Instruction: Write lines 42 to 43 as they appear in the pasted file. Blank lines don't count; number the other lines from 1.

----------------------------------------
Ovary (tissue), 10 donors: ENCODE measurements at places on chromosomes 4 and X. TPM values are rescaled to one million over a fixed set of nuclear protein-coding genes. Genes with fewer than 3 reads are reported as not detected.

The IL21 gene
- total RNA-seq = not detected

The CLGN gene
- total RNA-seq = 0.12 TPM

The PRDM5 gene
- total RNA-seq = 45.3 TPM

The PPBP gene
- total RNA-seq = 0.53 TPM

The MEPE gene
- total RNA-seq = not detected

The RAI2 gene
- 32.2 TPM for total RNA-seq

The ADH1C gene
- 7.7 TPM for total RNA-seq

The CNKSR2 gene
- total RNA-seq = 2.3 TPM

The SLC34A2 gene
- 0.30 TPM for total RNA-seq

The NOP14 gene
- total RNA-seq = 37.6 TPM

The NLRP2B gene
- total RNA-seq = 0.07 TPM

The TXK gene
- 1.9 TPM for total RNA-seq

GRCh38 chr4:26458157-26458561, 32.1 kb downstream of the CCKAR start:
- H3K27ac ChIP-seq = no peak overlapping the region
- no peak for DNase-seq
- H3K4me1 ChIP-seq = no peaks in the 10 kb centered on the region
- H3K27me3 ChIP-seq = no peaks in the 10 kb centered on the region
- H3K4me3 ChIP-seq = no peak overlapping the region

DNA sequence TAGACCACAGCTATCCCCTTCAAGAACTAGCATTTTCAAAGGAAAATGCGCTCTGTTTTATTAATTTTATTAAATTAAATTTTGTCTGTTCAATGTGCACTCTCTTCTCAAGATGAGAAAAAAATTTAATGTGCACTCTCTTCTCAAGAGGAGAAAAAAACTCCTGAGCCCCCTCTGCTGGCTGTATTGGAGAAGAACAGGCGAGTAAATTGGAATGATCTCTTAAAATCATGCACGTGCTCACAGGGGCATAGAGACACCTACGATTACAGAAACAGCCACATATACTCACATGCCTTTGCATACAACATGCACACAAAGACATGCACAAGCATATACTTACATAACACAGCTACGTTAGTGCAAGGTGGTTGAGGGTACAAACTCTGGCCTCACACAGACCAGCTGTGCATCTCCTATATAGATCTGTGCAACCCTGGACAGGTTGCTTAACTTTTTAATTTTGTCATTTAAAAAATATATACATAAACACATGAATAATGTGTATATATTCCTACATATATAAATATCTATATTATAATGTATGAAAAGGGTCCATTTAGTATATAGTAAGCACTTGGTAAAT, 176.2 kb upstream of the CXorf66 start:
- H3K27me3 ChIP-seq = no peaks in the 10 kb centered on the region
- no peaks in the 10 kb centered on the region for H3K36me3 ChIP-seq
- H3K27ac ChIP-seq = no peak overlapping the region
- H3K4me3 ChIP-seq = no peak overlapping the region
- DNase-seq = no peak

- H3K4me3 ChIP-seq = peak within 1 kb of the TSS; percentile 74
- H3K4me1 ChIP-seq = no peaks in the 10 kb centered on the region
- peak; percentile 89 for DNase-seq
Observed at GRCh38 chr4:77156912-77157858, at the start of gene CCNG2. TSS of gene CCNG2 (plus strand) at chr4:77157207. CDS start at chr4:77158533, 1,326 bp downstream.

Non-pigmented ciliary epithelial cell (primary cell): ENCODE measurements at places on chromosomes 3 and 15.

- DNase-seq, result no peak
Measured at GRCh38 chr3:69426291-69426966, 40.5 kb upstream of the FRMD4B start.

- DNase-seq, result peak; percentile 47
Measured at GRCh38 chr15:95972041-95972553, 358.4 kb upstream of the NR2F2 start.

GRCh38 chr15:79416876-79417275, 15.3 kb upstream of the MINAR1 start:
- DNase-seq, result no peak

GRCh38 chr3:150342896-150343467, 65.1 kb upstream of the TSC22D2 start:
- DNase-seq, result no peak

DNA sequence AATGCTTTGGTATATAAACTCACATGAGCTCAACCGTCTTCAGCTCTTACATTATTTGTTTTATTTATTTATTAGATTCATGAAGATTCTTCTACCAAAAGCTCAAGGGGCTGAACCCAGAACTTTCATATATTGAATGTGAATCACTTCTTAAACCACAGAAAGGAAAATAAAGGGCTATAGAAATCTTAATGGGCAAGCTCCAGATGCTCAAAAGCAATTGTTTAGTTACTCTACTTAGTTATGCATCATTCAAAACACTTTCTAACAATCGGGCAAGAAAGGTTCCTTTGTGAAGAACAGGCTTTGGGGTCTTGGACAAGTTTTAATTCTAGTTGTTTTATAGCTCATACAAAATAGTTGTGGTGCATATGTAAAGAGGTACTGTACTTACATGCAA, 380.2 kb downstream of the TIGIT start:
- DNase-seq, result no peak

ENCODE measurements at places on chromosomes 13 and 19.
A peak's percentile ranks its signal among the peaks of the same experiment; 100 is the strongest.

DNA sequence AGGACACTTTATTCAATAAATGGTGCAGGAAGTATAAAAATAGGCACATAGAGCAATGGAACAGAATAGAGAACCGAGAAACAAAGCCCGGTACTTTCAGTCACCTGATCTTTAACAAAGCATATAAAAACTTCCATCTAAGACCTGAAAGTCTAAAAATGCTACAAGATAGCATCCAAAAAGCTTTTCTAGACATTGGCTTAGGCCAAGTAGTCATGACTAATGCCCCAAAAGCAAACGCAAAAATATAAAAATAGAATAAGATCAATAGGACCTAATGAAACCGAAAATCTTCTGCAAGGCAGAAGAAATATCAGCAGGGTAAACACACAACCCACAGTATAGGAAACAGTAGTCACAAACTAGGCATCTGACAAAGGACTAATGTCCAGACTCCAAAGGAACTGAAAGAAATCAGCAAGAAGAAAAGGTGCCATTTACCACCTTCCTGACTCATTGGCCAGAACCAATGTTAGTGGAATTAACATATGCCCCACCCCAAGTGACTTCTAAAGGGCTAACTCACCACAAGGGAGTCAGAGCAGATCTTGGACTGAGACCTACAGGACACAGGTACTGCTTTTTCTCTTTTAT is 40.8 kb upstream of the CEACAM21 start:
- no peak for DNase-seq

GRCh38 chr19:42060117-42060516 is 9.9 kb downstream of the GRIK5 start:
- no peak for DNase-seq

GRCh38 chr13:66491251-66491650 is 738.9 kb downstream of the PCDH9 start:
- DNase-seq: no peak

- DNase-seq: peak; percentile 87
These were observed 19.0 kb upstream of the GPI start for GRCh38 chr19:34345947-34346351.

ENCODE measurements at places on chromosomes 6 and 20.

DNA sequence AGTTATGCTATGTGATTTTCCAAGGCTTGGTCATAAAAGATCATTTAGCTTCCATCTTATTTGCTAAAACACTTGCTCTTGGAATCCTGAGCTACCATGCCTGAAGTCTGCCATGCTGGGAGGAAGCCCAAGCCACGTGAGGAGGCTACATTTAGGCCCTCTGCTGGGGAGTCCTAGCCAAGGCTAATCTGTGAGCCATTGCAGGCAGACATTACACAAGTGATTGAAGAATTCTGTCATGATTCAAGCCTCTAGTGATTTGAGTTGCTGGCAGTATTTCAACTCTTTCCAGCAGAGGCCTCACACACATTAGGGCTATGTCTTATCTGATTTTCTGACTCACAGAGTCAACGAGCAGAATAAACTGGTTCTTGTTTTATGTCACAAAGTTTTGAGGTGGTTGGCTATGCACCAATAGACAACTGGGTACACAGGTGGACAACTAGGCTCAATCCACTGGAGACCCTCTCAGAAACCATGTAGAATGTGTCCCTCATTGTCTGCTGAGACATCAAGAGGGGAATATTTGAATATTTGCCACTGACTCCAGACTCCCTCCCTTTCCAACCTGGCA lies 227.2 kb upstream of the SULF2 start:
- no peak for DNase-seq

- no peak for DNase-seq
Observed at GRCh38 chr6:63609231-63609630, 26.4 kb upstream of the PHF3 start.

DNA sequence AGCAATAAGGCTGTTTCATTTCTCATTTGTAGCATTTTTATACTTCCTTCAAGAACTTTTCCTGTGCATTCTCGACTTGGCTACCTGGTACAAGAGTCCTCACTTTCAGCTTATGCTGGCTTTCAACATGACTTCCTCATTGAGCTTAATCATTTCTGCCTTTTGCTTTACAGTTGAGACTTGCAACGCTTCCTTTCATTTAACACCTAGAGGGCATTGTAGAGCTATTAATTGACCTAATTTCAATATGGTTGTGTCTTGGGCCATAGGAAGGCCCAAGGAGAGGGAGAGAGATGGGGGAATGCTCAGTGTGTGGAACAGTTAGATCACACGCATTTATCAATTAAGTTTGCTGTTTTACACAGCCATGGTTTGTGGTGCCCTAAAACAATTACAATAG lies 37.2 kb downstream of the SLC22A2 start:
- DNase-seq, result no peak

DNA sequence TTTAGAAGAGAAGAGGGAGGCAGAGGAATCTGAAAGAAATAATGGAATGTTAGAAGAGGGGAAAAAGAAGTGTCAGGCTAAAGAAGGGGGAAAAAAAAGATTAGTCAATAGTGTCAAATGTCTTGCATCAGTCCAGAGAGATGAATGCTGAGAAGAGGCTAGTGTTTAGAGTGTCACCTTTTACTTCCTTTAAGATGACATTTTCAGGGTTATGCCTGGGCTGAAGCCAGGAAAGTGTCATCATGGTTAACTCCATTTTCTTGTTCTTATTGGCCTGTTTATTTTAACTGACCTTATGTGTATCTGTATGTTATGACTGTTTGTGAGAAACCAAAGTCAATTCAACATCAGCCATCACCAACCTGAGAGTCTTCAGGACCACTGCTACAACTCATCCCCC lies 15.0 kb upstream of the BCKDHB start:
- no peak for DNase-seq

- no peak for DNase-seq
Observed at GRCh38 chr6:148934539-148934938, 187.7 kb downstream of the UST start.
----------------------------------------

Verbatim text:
Non-pigmented ciliary epithelial cell (primary cell): ENCODE measurements at places on chromosomes 3 and 15.

- DNase-seq, result no peak